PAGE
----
We find it unnecessary to decide this issue based on the facts of this case. It is true that in construing limitation 6(c), the district court expressly did not consider what significance, if any, the phrase "within a range useful for rehabilitation therapy" had with regard to the claimed function. However, even assuming arguendo that a proper claim construction under 35 U.S.C. Sec. 112, p 6 required the district court first to identify the claimed function of limitation 6(c) in order to ascertain the particular components of the accused device that should be considered in deciding the issue of structural equivalence, the outcome would not have been affected in this case. The district court's failure to first identify the claimed function would constitute reversible error only if such failure had caused the district court to consider non-corresponding structure of the accused device in determining whether the accused device had a structurally equivalent means. No such consideration of non-corresponding structure occurred in this case. Rather, in concluding that structural equivalence was lacking, the district court compared Loredan's servo motor with the various braking devices disclosed in the '050 patent. By BTE's own admission, Loredan's servo motor is the corresponding structure of the accused device that is appropriately considered in determining structural equivalence. (BTE Brief at 42-46). Thus, even if the district court first had expressly identified the function of limitation 6(c), the district court still would have compared Loredan's servo motor with the braking devices disclosed in the '050 patent, just as it did in the present case. Because the same structure was being compared, the outcome of the structural equivalence inquiry would not have changed regardless of the identity of the claimed function. Thus, any error that may have occurred as a result of the district court's failure to identify the claimed function of limitation 6(c) was harmless.
Finally, BTE argues that the district court's conclusion of no structural equivalence between the disclosed brake means and the WorkSET's servo motor is clearly erroneous in light of the evidence of record. In support of its position, BTE argues that "the evidence overwhelmingly establishes that [limitation] 6(c) reads literally on the Loredan device" because (i) Loredan's servo motor performs the claimed function; (ii) four specific structural similarities exist between the disclosed brake means and Loredan's servo motor; (iii) evidence of interchangeability exists; (iv) Loredan's experts allegedly failed to deny that the disclosed brake means and Loredan's servo motor are structurally equivalent; and (v) the distinction relied upon by the district court do not, in the abstract, support a conclusion of no structural equivalence. (BTE Brief at 42-46).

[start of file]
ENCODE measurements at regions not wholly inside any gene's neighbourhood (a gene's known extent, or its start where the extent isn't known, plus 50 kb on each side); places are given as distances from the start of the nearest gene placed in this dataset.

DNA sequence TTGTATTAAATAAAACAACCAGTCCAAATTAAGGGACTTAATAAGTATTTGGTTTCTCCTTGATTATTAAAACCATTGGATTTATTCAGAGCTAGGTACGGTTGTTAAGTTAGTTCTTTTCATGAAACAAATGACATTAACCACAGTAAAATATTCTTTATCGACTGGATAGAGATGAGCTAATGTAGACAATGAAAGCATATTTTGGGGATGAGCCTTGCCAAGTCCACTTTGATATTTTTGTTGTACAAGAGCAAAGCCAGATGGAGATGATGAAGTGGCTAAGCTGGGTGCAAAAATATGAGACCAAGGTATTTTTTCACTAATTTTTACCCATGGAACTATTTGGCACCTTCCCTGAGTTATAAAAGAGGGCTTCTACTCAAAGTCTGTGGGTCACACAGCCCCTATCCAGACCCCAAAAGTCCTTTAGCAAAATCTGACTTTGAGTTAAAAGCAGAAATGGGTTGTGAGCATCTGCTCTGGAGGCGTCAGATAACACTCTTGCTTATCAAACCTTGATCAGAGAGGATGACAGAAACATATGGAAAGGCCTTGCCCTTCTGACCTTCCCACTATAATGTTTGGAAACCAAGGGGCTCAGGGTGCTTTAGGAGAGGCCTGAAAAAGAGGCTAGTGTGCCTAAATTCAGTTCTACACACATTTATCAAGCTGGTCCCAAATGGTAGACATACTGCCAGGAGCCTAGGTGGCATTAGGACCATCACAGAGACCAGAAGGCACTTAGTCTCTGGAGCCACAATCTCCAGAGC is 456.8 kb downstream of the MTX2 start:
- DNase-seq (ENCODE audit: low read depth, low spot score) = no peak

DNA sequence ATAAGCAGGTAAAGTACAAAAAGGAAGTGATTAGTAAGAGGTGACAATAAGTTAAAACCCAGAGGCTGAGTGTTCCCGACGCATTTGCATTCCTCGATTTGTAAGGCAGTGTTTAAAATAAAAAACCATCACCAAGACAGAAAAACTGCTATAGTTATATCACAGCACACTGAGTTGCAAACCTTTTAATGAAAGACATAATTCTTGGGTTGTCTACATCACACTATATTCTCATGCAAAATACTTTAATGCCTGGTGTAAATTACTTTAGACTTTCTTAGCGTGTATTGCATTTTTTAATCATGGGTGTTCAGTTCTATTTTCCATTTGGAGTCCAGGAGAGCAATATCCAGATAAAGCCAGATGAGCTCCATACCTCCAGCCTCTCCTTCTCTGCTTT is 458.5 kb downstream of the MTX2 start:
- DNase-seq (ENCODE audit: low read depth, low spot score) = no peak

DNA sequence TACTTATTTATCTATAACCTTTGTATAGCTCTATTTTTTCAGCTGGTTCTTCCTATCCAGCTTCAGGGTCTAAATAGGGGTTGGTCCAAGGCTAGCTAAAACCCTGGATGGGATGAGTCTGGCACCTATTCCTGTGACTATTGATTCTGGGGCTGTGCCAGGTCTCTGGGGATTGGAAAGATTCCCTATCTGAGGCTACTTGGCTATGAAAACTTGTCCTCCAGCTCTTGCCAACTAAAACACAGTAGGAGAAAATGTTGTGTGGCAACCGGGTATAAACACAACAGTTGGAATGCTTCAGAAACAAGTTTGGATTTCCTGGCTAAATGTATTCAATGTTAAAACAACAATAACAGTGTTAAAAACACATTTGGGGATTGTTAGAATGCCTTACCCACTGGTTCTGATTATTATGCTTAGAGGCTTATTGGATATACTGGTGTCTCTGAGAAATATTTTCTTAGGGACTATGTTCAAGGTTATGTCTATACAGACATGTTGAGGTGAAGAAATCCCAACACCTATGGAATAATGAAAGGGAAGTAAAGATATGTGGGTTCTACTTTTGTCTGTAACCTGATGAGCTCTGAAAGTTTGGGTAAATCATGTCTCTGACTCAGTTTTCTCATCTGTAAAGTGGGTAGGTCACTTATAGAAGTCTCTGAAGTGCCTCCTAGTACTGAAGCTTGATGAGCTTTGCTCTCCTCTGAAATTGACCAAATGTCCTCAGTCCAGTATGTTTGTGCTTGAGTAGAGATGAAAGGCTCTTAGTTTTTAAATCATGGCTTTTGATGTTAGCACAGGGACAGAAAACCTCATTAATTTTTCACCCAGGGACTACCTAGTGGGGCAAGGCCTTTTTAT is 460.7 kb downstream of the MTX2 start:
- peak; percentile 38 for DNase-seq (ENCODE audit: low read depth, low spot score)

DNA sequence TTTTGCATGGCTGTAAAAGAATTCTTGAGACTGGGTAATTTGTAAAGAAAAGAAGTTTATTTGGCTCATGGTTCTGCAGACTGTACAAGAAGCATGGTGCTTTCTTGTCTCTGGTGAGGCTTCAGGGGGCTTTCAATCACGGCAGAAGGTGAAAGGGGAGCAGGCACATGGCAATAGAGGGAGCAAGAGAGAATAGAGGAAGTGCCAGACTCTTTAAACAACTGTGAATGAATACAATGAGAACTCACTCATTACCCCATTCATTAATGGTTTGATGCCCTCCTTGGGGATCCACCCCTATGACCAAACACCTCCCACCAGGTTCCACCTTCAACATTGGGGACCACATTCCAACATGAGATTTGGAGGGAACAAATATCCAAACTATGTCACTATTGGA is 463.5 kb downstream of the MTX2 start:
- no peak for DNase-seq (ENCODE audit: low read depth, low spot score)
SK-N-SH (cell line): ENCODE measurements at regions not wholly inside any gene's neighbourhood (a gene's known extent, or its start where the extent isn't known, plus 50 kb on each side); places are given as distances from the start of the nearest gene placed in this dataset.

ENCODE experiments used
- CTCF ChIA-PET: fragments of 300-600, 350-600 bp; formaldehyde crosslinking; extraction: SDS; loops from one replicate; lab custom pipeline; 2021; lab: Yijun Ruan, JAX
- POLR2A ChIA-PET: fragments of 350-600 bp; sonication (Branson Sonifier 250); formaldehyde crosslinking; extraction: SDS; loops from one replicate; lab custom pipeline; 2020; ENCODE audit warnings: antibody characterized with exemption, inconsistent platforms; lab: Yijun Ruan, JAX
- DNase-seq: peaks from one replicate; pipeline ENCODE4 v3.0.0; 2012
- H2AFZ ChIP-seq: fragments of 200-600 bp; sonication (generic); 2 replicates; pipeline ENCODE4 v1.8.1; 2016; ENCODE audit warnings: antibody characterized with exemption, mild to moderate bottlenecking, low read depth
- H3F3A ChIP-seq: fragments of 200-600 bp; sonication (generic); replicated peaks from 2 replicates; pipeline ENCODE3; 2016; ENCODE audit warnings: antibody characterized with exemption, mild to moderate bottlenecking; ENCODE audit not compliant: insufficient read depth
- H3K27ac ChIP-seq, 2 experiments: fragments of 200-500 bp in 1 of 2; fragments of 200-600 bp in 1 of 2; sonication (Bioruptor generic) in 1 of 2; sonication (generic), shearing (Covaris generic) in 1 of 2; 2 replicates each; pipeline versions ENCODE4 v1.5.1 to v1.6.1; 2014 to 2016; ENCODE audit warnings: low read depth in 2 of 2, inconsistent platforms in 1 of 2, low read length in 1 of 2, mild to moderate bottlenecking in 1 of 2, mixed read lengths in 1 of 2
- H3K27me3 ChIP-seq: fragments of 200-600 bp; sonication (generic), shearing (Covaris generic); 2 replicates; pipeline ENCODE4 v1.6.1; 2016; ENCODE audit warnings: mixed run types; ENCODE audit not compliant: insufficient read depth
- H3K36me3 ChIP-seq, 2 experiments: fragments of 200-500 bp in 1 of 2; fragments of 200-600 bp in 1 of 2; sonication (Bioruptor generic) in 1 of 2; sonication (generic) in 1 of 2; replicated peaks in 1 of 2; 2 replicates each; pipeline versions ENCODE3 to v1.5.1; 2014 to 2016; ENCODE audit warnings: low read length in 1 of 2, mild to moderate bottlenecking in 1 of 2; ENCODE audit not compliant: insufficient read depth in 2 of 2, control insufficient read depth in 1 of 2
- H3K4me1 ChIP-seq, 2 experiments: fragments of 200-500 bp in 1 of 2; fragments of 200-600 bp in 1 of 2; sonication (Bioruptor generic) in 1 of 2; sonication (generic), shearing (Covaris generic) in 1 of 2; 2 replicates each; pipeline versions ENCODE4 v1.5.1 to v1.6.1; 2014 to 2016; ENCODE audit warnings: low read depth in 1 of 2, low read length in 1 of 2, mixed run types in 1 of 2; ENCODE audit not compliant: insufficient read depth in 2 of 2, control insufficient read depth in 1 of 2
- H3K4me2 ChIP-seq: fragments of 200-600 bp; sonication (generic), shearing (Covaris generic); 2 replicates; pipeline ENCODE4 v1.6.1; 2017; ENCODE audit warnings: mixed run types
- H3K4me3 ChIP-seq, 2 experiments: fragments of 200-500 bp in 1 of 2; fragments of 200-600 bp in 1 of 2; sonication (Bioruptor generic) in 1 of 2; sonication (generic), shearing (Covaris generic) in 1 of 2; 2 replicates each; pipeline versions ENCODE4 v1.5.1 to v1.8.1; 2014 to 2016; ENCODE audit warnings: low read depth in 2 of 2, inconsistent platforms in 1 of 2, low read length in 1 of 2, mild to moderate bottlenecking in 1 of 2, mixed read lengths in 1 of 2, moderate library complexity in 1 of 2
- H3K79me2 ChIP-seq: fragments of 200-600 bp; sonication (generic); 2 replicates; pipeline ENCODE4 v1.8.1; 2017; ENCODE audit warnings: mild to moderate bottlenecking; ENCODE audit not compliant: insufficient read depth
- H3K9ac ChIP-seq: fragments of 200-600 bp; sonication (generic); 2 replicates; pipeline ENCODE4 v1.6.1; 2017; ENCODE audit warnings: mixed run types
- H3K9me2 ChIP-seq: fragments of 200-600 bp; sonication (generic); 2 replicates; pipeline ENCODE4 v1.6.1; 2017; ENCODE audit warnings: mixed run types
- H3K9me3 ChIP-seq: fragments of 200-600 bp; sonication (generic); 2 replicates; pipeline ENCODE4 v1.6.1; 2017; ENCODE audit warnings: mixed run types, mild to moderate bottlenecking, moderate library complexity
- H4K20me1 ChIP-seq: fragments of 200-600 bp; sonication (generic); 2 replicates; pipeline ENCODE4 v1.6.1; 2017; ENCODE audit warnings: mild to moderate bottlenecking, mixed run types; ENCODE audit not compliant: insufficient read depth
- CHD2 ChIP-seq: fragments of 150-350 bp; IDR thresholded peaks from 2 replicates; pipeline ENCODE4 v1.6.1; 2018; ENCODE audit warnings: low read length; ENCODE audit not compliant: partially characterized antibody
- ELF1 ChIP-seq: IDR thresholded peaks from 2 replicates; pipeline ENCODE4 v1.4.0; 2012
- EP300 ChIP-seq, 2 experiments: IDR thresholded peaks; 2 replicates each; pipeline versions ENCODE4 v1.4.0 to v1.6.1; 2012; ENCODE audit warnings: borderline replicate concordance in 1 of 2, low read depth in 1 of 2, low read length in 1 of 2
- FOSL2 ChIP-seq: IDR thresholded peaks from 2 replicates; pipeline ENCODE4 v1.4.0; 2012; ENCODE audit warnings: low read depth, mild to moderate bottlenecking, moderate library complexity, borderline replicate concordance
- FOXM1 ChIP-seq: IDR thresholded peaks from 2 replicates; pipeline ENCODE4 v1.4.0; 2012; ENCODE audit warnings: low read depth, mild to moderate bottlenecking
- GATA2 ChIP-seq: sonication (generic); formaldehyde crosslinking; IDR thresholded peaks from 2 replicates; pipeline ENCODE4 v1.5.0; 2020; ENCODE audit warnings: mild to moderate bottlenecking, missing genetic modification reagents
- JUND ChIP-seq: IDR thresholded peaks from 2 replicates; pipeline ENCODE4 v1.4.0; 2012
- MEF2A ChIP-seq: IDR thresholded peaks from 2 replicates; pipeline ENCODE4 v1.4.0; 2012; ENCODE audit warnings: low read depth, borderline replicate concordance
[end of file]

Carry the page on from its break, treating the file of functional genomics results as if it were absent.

However, as discussed above with respect to limitation 6(b), although evidence to support a contrary decision may exist, we cannot say that the district court's conclusion of no structural equivalence between the disclosed brake means and the WorkSET's servo motor is clearly erroneous. The district court's decision reflects a logical weighing of the evidence, which included expert testimony credibility determinations. Such an exercise is the unique province of the trial court. As such, it is neither susceptible to, nor appropriate for, appellate second-guessing.
RICH, Circuit Judge, concurring.
For a variety of reasons on which I need not elaborate in this non-precedential opinion, I agree with the result reached by the trial court in its 84 page opinion and affirmed by the majority. I do not join the majority opinion, however, because of its discussion of the Sec. 112 p 6 issue.
Interpretation of Sec. 112 p 6 is, of course, a question of law which we review de novo. The majority opinion appears to me to take it for granted that the patentee must show "structural equivalence" to support a finding of infringement and that this is a requirement of the statute. Perhaps this approach is because that is the way the appellant argued the case. But structural equivalence is not a requirement of the statute.
Paragraph six, the third paragraph of 35 U.S.C. Sec. 112 as originally enacted, in its entirety reads (emphasis mine):
An element in a claim for a combination may be expressed as a means or step for performing a specified function without the recital of structure, material, or acts in support thereof, and such claim shall be construed to cover the corresponding structure, material, or acts described in the specification and equivalents thereof.
The word "equivalents" is not qualified in any way. There is no legislative history to restrict its meaning. The phrase "and equivalents thereof" is a broadening expression, making clear that the "means" clause claim limitation is not to be construed as restricted to what is disclosed in the specification. How far beyond what is disclosed a court may expand the meaning of the means clause through deciding what is an equivalent is, as usual, dependent on various factors taken into consideration in construing claims generally such as pioneer status of the invention as a whole, importance of the recited "means" to the invention as a whole, and the like. In any event, it is all part of the mental exercise known as claim construction which is done on a case-by-case basis in accordance with all the circumstances and done as an issue of law by the court. We review what has been done de novo.